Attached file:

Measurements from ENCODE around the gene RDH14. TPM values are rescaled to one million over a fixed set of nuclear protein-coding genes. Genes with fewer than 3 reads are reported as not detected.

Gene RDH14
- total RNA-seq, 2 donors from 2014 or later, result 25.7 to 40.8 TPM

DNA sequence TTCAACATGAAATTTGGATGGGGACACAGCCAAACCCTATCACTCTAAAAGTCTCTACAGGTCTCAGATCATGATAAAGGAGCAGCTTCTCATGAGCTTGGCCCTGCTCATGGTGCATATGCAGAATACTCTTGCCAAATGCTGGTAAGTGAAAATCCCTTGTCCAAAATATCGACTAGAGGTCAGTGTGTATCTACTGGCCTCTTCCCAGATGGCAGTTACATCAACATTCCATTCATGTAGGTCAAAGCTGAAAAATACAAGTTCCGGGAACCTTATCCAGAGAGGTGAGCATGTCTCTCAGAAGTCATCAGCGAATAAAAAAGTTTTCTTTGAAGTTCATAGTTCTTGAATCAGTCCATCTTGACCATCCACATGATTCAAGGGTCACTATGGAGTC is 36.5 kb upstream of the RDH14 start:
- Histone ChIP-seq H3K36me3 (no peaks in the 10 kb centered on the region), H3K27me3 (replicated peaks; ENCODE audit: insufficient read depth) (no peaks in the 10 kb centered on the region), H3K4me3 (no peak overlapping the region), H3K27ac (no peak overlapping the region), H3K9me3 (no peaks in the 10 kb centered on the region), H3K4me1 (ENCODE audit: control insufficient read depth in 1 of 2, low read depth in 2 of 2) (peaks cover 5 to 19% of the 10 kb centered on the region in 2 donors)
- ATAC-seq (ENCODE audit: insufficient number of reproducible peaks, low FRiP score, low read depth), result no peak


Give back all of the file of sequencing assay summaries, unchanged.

Measurements from ENCODE around the gene RDH14. TPM values are rescaled to one million over a fixed set of nuclear protein-coding genes. Genes with fewer than 3 reads are reported as not detected.

Gene RDH14
- total RNA-seq, 2 donors from 2014 or later, result 25.7 to 40.8 TPM

DNA sequence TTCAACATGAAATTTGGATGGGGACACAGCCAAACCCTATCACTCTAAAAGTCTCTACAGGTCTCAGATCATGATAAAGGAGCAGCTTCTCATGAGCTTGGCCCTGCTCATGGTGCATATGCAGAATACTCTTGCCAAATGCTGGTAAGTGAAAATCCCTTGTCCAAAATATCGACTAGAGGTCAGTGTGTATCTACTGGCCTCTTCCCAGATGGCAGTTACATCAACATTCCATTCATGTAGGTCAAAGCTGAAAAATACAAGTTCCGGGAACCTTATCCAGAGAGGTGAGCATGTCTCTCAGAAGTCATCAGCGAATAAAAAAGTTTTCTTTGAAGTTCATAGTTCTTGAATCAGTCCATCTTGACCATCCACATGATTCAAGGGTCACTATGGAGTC is 36.5 kb upstream of the RDH14 start:
- Histone ChIP-seq H3K36me3 (no peaks in the 10 kb centered on the region), H3K27me3 (replicated peaks; ENCODE audit: insufficient read depth) (no peaks in the 10 kb centered on the region), H3K4me3 (no peak overlapping the region), H3K27ac (no peak overlapping the region), H3K9me3 (no peaks in the 10 kb centered on the region), H3K4me1 (ENCODE audit: control insufficient read depth in 1 of 2, low read depth in 2 of 2) (peaks cover 5 to 19% of the 10 kb centered on the region in 2 donors)
- ATAC-seq (ENCODE audit: insufficient number of reproducible peaks, low FRiP score, low read depth), result no peak